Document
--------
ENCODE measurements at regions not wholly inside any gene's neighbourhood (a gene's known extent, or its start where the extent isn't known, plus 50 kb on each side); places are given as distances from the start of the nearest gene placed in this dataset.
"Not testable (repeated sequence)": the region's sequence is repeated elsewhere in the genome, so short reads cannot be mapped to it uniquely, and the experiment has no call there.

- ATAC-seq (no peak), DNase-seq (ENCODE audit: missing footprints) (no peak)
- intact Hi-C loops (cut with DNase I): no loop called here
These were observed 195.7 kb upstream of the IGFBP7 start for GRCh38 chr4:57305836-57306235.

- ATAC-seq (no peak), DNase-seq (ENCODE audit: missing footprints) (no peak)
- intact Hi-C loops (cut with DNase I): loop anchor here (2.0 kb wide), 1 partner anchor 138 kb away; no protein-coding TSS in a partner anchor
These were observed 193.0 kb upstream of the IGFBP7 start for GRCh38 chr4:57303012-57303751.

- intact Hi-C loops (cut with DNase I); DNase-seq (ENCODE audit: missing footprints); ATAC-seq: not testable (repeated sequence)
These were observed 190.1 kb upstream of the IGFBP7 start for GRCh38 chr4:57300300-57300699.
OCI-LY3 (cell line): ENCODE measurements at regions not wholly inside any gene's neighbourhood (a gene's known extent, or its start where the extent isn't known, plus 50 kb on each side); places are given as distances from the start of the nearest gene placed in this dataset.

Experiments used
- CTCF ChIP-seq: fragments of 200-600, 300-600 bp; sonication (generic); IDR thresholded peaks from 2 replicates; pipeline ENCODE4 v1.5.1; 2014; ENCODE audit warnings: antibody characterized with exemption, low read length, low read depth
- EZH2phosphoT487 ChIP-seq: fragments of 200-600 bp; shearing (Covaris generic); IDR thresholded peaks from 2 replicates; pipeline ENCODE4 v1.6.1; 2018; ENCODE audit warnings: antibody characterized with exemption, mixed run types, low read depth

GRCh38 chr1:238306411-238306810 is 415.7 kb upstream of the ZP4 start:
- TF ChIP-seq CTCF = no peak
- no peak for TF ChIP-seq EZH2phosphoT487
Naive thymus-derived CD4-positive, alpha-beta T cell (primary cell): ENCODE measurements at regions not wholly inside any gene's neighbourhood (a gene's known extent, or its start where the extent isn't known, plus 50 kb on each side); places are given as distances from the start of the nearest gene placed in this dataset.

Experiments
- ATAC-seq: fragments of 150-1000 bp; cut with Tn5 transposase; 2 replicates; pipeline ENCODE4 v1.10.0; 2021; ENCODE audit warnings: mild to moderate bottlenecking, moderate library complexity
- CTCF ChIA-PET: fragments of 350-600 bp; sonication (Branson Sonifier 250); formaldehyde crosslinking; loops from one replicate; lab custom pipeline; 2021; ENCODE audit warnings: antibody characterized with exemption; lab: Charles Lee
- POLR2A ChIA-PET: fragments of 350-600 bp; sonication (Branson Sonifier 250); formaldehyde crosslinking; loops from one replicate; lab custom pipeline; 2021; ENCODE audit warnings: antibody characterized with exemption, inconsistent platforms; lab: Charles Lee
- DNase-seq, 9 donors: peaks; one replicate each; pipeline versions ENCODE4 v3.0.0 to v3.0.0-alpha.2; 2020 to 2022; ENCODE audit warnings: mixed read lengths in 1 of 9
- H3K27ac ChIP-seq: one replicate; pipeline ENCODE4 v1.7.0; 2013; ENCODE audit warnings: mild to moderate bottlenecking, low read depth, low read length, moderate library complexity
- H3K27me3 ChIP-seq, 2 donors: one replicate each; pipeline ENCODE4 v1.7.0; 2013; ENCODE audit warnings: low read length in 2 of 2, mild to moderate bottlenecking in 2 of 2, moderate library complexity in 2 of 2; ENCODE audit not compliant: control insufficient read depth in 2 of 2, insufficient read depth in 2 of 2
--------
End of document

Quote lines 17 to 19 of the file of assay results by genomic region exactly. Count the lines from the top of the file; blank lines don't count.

- no peak for TF ChIP-seq EZH2phosphoT487
Naive thymus-derived CD4-positive, alpha-beta T cell (primary cell): ENCODE measurements at regions not wholly inside any gene's neighbourhood (a gene's known extent, or its start where the extent isn't known, plus 50 kb on each side); places are given as distances from the start of the nearest gene placed in this dataset.

Experiments